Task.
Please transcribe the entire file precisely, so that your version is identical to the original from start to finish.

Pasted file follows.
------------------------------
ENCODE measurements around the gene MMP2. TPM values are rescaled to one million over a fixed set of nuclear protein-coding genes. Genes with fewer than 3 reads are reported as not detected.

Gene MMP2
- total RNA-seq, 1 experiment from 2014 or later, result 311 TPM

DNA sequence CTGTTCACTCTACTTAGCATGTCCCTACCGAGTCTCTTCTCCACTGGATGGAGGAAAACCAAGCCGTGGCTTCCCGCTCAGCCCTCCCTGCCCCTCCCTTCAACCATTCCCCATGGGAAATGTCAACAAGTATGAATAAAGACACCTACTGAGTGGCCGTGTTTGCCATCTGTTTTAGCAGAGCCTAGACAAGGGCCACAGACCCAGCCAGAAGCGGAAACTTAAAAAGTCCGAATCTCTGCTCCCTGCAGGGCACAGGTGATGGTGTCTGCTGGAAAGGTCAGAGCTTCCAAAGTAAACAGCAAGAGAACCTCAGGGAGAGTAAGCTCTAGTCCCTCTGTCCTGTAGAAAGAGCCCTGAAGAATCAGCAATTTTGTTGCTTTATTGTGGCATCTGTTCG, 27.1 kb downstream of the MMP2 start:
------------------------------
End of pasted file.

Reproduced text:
ENCODE measurements around the gene MMP2. TPM values are rescaled to one million over a fixed set of nuclear protein-coding genes. Genes with fewer than 3 reads are reported as not detected.

Gene MMP2
- total RNA-seq, 1 experiment from 2014 or later, result 311 TPM

DNA sequence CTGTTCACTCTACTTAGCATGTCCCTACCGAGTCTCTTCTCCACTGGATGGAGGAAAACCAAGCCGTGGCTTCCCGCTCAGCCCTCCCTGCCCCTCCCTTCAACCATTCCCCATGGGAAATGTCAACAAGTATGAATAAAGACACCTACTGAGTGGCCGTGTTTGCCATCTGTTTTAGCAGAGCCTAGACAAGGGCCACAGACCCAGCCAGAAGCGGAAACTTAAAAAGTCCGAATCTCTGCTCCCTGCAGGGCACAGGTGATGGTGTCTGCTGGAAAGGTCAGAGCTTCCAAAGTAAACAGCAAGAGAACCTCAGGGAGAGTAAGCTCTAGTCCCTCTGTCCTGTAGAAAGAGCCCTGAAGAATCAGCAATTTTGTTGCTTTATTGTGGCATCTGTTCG, 27.1 kb downstream of the MMP2 start: